incubus No reader of Laurell K. Hamilton’s ongoing Anita Blake series can have failed to notice that as the series has got longer, that kind of fantasy has taken up more and more pages at the expense of the other kind. Anita Blake, the eponymous protagonist, a necromancer, has gained more and more supernatural powers–but the amount of magic in the books has diminished. There’s less casting of circles, sacrificing of goats, and inventive witchery; there are fewer original villains. Instead there’s a whole lot of metaphysically turbocharged sex. One mourns the change, and wonders: are these two definitions of fantasy in fact two opposing poles? Must they wax and wane in inverse proportion?

My hypothesis: yes. K.J. Parker threatens to confound the analysis at this point, but turns out to be the exception that proves the rule: there is neither any magic nor any sex in her books–the negative and the positive have cancelled each other out. More evidence for the hypothesis comes from Jacqueline Carey, whose books are heaving, sweating, highly readable blocks of pure sex. There just isn’t room for much magic in Carey’s world (an alternate medieval Earth with one big change that leads to everyone bonking like bunny rabbits).

The word that comes to mind when reading the Kushiel’s Legacy series isn’t magical. It’s mystical. Carey’s lush, slightly archaic prose style evokes an atmosphere of trembling (heaving? throbbing?) transcendence, where the divine and the human blur together. Stories about magic don’t do this. Magic needs to be marked out as utterly distinct from the mundane; that’s what magic is. C.S. Lewis described it brilliantly in The Abolition of Man.

The serious magical endeavor and the serious scientific endeavor are twins: one was sickly and died, the other strong and throve. But they were twins. They were born of the same impulse.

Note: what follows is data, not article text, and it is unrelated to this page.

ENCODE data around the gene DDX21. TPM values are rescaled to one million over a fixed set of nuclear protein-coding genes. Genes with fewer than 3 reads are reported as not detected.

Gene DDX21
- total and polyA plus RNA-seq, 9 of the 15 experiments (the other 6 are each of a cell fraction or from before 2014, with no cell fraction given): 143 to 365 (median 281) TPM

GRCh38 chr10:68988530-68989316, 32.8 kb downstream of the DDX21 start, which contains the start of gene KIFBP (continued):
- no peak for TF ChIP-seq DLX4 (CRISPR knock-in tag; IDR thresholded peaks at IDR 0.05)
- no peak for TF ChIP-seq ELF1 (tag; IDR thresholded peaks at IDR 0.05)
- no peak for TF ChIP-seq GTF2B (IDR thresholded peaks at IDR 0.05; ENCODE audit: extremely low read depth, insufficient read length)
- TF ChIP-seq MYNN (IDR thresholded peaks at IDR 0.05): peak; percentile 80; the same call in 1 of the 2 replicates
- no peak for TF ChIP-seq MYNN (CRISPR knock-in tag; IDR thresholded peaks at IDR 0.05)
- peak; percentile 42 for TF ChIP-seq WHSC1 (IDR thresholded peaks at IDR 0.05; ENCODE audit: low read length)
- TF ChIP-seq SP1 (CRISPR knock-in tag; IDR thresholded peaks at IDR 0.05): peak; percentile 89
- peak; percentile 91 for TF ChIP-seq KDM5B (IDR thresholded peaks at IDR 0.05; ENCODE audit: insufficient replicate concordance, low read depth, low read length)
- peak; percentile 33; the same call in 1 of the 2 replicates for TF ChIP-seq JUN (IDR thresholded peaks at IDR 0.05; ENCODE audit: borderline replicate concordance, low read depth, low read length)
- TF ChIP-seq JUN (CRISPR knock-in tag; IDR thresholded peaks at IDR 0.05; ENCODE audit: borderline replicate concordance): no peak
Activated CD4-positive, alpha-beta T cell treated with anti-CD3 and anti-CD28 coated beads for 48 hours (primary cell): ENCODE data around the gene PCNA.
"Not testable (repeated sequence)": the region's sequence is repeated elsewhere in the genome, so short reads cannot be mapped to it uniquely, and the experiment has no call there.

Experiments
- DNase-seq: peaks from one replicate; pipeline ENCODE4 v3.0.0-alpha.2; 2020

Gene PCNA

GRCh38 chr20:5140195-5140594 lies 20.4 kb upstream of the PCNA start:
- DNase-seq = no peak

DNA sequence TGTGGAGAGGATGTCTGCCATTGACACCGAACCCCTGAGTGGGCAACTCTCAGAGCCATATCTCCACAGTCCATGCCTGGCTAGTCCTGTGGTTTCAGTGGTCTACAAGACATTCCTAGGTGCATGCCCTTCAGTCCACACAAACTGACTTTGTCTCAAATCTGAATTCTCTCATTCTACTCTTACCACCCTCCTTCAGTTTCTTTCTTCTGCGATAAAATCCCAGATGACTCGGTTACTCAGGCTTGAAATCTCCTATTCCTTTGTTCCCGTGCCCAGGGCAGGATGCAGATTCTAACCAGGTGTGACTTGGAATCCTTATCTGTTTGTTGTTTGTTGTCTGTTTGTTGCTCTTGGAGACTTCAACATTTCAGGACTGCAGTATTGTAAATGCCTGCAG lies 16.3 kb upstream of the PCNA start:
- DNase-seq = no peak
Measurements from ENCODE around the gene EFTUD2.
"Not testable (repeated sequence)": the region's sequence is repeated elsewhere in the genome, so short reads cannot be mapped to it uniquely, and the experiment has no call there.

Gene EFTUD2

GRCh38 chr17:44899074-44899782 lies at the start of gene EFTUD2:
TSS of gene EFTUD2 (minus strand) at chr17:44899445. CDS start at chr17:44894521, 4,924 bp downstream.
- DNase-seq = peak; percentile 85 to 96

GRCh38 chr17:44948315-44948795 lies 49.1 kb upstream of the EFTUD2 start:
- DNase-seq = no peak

That is (my gloss), the impulse to transform Nature by means of technique. This understanding of magic is inherited by most Western fantasy authors today from Terry Brooks to Brent Weeks and all points in between.

In Japan and, I suspect, most of Asia, it’s different. Japanese folklore and contemporary fantasy tend to get their magic from Shinto sources, where mysticism and magic are one and the same. Our new Pope, Francis I, said recently that “He who does not pray to the Lord prays to the devil,” an observation that would baffle most people from cultures with pantheist or animist leanings. There are no zero-magic worlds in Japanese fantasy. That’s because in this animist-influenced culture, there are no zero-magic worlds at all … including this one.

So positing a zero-magic world involves a huge background assumption, namely that any world, anywhere, without magic (or the divine, or the supernatural; call it what you like) could develop beyond the level of a thought experiment. But if done right, it can also be an escape from mysticism, which is the enemy of sound storytelling across all genres.

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1. There’s some question as to whether K.J. Parker is male or female. I’m going with female because she reads to me like a woman writer. My kind of woman writer.